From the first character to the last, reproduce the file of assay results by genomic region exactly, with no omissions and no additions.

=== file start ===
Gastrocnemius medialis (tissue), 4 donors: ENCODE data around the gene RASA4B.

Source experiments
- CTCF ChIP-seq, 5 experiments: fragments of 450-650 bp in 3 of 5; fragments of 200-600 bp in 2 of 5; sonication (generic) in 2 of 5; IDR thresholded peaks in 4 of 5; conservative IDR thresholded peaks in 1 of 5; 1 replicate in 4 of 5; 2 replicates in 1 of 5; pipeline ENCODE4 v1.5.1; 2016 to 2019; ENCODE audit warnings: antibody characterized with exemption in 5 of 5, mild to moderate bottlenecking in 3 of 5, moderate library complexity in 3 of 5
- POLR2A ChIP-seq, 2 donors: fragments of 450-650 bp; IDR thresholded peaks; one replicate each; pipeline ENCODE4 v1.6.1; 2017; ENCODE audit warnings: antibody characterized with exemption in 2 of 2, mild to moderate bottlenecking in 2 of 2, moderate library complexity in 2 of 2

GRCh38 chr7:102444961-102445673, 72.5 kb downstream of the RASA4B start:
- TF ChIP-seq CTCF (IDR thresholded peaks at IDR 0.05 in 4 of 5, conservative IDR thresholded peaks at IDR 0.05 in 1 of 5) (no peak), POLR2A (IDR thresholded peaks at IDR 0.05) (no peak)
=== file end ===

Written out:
Gastrocnemius medialis (tissue), 4 donors: ENCODE data around the gene RASA4B.

Source experiments
- CTCF ChIP-seq, 5 experiments: fragments of 450-650 bp in 3 of 5; fragments of 200-600 bp in 2 of 5; sonication (generic) in 2 of 5; IDR thresholded peaks in 4 of 5; conservative IDR thresholded peaks in 1 of 5; 1 replicate in 4 of 5; 2 replicates in 1 of 5; pipeline ENCODE4 v1.5.1; 2016 to 2019; ENCODE audit warnings: antibody characterized with exemption in 5 of 5, mild to moderate bottlenecking in 3 of 5, moderate library complexity in 3 of 5
- POLR2A ChIP-seq, 2 donors: fragments of 450-650 bp; IDR thresholded peaks; one replicate each; pipeline ENCODE4 v1.6.1; 2017; ENCODE audit warnings: antibody characterized with exemption in 2 of 2, mild to moderate bottlenecking in 2 of 2, moderate library complexity in 2 of 2

GRCh38 chr7:102444961-102445673, 72.5 kb downstream of the RASA4B start:
- TF ChIP-seq CTCF (IDR thresholded peaks at IDR 0.05 in 4 of 5, conservative IDR thresholded peaks at IDR 0.05 in 1 of 5) (no peak), POLR2A (IDR thresholded peaks at IDR 0.05) (no peak)